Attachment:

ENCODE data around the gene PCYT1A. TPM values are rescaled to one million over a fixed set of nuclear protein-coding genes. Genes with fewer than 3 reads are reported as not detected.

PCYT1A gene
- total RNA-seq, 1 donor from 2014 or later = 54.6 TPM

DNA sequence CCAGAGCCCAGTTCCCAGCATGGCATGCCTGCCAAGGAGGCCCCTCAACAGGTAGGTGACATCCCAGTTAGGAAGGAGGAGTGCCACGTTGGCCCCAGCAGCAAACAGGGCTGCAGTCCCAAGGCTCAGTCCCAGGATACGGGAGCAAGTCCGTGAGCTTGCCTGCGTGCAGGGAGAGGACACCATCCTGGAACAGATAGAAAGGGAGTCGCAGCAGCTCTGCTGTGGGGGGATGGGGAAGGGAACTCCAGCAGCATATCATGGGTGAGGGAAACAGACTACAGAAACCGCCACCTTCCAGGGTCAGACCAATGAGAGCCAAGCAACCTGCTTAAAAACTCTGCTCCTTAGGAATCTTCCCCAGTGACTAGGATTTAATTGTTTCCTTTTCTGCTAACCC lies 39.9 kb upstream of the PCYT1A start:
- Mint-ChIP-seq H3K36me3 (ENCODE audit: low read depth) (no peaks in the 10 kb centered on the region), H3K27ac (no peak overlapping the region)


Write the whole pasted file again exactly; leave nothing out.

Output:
ENCODE data around the gene PCYT1A. TPM values are rescaled to one million over a fixed set of nuclear protein-coding genes. Genes with fewer than 3 reads are reported as not detected.

PCYT1A gene
- total RNA-seq, 1 donor from 2014 or later = 54.6 TPM

DNA sequence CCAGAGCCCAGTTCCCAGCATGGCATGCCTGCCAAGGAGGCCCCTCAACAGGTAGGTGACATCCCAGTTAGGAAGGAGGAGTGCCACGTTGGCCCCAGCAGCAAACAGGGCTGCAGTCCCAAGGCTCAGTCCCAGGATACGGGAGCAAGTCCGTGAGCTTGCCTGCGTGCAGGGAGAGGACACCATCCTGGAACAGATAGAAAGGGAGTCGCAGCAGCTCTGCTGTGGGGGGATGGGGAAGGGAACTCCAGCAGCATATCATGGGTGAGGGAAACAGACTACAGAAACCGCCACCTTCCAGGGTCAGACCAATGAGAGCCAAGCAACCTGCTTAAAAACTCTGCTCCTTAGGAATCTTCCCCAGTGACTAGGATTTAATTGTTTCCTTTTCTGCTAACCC lies 39.9 kb upstream of the PCYT1A start:
- Mint-ChIP-seq H3K36me3 (ENCODE audit: low read depth) (no peaks in the 10 kb centered on the region), H3K27ac (no peak overlapping the region)